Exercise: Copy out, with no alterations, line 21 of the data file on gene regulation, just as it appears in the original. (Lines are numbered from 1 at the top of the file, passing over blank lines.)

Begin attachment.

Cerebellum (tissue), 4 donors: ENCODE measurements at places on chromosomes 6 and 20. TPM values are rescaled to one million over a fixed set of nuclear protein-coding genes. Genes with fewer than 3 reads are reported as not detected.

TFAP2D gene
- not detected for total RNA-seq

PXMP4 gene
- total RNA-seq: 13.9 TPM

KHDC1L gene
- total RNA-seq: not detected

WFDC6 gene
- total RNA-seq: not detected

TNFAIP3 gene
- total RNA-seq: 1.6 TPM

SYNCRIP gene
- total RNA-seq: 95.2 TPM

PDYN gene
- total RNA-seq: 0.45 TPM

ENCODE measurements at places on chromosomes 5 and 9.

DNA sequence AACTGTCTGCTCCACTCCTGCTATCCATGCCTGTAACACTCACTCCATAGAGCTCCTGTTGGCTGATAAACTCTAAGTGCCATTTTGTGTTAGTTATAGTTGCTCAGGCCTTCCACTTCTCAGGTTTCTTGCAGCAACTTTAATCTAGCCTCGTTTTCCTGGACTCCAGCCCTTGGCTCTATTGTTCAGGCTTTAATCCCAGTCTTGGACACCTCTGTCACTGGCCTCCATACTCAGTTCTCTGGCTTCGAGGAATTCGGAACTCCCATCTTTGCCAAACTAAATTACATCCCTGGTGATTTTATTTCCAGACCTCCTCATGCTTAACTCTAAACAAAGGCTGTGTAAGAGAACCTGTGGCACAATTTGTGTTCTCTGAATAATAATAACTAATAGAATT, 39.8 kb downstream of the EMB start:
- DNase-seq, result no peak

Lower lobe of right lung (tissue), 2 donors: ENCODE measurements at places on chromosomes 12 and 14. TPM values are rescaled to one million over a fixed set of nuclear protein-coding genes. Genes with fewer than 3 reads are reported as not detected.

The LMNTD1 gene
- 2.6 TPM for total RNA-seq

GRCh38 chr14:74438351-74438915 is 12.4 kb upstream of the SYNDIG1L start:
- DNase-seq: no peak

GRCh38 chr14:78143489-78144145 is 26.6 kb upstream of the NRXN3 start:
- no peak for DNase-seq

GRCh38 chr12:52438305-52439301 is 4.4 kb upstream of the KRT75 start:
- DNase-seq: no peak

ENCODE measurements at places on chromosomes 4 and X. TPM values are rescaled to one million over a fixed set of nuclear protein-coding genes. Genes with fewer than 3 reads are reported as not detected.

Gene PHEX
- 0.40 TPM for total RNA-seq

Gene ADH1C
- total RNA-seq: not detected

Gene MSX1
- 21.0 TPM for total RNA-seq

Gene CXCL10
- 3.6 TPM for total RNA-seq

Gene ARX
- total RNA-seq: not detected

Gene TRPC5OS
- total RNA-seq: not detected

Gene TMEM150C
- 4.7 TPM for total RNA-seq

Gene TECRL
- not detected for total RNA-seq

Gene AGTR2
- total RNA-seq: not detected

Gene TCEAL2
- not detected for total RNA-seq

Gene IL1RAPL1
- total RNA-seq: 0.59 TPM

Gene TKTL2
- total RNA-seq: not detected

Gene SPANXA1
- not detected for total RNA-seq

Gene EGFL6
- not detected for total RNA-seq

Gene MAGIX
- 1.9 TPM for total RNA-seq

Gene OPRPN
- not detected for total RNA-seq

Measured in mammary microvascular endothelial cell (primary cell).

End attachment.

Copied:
- 2.6 TPM for total RNA-seq